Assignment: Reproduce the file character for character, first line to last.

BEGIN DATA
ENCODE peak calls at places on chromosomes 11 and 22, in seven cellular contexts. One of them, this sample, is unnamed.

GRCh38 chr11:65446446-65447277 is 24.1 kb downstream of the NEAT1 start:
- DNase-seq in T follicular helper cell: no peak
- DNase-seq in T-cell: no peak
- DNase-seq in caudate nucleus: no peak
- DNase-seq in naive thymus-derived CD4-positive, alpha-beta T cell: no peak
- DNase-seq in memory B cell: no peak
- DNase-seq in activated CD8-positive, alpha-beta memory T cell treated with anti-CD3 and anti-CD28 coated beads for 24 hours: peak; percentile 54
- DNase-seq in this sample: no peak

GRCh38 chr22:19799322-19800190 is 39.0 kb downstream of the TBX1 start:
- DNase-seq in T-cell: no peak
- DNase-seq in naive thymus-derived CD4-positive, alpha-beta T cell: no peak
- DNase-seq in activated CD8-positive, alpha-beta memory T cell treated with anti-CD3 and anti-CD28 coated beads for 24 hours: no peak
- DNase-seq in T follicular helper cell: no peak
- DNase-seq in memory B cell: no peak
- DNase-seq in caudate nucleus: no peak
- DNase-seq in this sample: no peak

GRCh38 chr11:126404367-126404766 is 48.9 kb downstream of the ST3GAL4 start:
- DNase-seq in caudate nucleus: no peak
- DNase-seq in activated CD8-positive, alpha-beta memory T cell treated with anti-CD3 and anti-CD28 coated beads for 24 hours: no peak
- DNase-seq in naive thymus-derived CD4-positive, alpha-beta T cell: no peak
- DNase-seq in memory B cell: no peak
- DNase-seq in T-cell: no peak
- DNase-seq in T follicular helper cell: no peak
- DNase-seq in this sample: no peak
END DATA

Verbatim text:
ENCODE peak calls at places on chromosomes 11 and 22, in seven cellular contexts. One of them, this sample, is unnamed.

GRCh38 chr11:65446446-65447277 is 24.1 kb downstream of the NEAT1 start:
- DNase-seq in T follicular helper cell: no peak
- DNase-seq in T-cell: no peak
- DNase-seq in caudate nucleus: no peak
- DNase-seq in naive thymus-derived CD4-positive, alpha-beta T cell: no peak
- DNase-seq in memory B cell: no peak
- DNase-seq in activated CD8-positive, alpha-beta memory T cell treated with anti-CD3 and anti-CD28 coated beads for 24 hours: peak; percentile 54
- DNase-seq in this sample: no peak

GRCh38 chr22:19799322-19800190 is 39.0 kb downstream of the TBX1 start:
- DNase-seq in T-cell: no peak
- DNase-seq in naive thymus-derived CD4-positive, alpha-beta T cell: no peak
- DNase-seq in activated CD8-positive, alpha-beta memory T cell treated with anti-CD3 and anti-CD28 coated beads for 24 hours: no peak
- DNase-seq in T follicular helper cell: no peak
- DNase-seq in memory B cell: no peak
- DNase-seq in caudate nucleus: no peak
- DNase-seq in this sample: no peak

GRCh38 chr11:126404367-126404766 is 48.9 kb downstream of the ST3GAL4 start:
- DNase-seq in caudate nucleus: no peak
- DNase-seq in activated CD8-positive, alpha-beta memory T cell treated with anti-CD3 and anti-CD28 coated beads for 24 hours: no peak
- DNase-seq in naive thymus-derived CD4-positive, alpha-beta T cell: no peak
- DNase-seq in memory B cell: no peak
- DNase-seq in T-cell: no peak
- DNase-seq in T follicular helper cell: no peak
- DNase-seq in this sample: no peak